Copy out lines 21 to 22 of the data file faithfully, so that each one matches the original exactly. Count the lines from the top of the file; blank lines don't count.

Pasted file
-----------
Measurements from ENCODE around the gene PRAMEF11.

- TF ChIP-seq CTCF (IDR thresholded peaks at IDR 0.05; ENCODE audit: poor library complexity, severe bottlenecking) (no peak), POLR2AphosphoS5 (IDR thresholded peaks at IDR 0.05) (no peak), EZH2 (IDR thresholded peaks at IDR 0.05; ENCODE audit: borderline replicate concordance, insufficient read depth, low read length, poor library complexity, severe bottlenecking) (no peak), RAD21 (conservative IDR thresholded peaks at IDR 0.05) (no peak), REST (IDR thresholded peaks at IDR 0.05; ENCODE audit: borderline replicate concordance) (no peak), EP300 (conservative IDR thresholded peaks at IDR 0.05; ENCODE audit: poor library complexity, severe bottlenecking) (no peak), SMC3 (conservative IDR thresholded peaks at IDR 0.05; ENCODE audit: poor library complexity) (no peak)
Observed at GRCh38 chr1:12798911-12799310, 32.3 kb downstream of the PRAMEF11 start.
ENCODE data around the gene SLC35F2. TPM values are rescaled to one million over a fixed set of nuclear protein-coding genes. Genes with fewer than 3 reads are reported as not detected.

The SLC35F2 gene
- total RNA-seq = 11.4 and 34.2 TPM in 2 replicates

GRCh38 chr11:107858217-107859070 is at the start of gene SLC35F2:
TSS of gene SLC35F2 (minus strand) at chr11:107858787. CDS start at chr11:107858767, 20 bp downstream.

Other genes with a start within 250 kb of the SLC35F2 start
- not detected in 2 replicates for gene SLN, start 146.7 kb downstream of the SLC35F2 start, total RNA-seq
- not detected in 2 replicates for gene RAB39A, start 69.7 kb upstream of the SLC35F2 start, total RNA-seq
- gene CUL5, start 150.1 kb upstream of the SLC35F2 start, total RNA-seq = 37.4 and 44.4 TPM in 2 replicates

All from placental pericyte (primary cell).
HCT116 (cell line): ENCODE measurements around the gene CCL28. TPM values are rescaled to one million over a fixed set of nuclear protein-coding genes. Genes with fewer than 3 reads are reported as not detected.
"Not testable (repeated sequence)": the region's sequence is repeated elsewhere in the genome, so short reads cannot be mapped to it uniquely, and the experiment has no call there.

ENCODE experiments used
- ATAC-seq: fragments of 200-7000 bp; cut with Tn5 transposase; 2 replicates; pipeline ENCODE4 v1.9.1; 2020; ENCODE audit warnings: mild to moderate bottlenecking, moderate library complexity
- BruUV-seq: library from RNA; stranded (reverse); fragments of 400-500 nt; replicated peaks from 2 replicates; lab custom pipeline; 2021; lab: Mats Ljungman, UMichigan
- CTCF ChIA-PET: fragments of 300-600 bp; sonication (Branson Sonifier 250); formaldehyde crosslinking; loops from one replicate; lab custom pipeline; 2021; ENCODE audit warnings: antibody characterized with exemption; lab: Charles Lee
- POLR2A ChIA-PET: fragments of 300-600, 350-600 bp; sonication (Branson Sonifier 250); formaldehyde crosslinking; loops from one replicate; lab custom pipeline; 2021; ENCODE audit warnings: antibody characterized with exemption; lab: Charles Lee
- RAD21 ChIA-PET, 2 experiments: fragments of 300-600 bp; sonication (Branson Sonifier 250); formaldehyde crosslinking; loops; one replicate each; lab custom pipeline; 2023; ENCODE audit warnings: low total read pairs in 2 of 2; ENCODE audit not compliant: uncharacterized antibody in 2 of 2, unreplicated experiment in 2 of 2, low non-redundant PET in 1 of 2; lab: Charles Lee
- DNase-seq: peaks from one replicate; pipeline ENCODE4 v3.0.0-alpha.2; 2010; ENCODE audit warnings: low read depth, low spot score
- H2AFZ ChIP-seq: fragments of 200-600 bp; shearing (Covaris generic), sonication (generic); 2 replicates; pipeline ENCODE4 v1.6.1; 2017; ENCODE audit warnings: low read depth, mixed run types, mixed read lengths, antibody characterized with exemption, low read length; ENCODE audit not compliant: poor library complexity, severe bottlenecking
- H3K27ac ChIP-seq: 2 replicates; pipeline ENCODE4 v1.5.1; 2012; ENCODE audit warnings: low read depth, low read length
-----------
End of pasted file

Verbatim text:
- RAD21 ChIA-PET, 2 experiments: fragments of 300-600 bp; sonication (Branson Sonifier 250); formaldehyde crosslinking; loops; one replicate each; lab custom pipeline; 2023; ENCODE audit warnings: low total read pairs in 2 of 2; ENCODE audit not compliant: uncharacterized antibody in 2 of 2, unreplicated experiment in 2 of 2, low non-redundant PET in 1 of 2; lab: Charles Lee
- DNase-seq: peaks from one replicate; pipeline ENCODE4 v3.0.0-alpha.2; 2010; ENCODE audit warnings: low read depth, low spot score